The debt ceiling compromise agreed to by Congress and the White House early this month contains long-awaited, if limited, permitting reforms – but may have hurt the outlook for additional promised reform and transmission legislation.
“The prospects for legislation were damaged as a result of the provisions that were already included in the debt ceiling bill,” Richard Glick, former Federal Energy Regulatory Commission chairman, said in an interview.
The bill includes measures aimed at speeding up the permitting process, such as setting deadlines for environmental reviews. It also authorizes the partly built Mountain Valley natural gas pipeline, a priority for Sen. Joe Manchin, D-W.Va.
When the White House and House Republicans reached an agreement on the debt ceiling legislation, Speaker Kevin McCarthy and other House Republicans said they and the White House would seek additional permitting legislation.
But the pathways for getting there have narrowed, according to experts.
“In spite of what we believe are very sincere intentions to broker deals and get stuff done, they may not materialize,” said Christine Tezak, managing director at research firm ClearView Energy Partners.
Among the hurdles, Democrats aren’t on the same page on reform and Manchin will need to see if he can reach some “critical mass” in his caucus that could attract Republican votes, she said.
Generally, there are two camps on permitting reform and transmission development: one that wants reforms for fossil-fuel focused “energy dominance” and one centered on renewable development, according to Doug Benevento, a partner with Holland & Hart.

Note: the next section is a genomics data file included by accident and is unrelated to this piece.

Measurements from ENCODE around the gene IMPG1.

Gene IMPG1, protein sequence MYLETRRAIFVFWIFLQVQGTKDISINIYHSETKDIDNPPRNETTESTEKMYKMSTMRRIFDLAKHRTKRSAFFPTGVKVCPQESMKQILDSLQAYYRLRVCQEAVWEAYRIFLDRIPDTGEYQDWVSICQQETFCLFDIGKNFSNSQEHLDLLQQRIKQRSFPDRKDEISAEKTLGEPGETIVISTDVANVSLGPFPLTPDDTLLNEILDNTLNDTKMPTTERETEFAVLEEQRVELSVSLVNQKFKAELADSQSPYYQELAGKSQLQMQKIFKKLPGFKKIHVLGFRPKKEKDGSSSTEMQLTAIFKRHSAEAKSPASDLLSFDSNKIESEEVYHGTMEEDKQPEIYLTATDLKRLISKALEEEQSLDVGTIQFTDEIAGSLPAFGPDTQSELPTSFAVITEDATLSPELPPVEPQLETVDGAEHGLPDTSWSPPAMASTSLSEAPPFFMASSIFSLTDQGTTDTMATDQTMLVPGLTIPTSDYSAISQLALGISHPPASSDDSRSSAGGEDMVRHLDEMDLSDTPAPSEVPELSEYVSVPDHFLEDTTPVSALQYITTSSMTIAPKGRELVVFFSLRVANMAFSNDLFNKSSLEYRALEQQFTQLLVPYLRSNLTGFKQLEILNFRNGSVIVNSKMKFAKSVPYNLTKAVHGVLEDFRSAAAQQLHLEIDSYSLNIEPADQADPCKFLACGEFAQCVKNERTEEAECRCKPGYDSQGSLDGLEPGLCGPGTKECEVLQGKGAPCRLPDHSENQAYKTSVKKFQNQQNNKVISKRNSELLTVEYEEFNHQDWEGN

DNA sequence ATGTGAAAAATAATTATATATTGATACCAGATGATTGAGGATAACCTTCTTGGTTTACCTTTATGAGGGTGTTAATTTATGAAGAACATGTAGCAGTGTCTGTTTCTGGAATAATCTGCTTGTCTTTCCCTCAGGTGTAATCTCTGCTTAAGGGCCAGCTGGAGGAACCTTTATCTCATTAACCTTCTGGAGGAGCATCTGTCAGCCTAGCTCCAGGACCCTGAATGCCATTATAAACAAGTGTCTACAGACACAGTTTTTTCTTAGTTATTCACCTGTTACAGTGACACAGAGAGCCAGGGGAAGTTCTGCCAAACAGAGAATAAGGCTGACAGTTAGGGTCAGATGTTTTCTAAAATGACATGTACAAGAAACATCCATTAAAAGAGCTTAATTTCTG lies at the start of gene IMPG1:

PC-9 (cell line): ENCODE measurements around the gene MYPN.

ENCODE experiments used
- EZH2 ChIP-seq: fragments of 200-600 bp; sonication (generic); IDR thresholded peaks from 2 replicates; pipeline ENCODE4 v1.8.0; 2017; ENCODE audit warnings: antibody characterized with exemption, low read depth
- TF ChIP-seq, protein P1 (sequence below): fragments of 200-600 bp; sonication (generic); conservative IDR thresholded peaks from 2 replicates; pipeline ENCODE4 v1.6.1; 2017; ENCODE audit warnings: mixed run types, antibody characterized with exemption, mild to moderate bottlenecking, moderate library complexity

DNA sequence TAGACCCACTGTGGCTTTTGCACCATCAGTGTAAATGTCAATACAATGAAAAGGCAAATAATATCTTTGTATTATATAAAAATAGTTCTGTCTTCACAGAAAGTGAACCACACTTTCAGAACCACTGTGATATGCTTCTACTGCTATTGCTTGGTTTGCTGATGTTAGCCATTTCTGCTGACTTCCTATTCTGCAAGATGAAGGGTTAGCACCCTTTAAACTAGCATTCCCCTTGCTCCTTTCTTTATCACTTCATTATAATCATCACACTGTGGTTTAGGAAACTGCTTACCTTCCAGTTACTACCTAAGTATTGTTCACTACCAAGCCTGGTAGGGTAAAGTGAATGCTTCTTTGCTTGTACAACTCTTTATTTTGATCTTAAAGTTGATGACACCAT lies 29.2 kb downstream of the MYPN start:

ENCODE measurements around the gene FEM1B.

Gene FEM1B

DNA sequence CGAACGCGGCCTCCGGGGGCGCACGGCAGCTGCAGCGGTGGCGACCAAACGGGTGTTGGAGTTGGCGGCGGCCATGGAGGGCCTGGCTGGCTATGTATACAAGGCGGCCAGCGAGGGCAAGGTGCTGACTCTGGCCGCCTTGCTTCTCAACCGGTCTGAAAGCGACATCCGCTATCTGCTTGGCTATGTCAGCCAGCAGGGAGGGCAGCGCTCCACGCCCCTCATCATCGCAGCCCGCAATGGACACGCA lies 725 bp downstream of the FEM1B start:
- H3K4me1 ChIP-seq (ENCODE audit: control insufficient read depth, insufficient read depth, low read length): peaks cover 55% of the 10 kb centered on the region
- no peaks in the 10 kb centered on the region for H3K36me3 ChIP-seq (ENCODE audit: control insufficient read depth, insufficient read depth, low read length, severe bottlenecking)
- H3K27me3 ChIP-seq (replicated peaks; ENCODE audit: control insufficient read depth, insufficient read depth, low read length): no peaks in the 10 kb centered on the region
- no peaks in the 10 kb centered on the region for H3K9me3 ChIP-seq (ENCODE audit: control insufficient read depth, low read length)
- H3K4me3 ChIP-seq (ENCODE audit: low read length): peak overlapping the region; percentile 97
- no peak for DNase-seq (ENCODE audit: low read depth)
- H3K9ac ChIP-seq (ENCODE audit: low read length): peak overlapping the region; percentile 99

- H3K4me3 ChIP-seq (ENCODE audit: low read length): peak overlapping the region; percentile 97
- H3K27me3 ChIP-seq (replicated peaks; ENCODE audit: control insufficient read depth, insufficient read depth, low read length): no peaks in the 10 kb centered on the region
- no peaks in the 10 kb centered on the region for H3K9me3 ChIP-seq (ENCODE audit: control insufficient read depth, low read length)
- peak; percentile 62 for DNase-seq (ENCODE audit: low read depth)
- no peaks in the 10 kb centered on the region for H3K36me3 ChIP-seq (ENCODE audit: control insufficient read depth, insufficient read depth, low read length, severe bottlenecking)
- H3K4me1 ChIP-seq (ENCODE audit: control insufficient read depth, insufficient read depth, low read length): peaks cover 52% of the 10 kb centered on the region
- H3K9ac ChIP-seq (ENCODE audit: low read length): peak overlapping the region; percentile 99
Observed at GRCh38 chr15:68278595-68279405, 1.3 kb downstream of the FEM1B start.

“Both sides want infrastructure, but they want it for different purposes, and there's not necessarily agreement on doing both together,” he said. It’s unclear where compromise on permitting reform would apply equally to both camps, he said.
Also, Congress aims to return to enacting individual appropriations bills instead of appropriating via omnibus legislation, which often served as a must-pass vehicle for non-appropriations measures, according to Benevento.
“There's only a limited number of potential legislative vehicles on any matter, especially these days when it's so hard to get anything through Congress,” Glick said.
Getting some infrastructure permitting reform in the debt ceiling bill eases the pressure on lawmakers to compromise for more, according to Larry Gasteiger, executive director of WIRES, a trade group for utilities, grid operators and other companies in the transmission sector.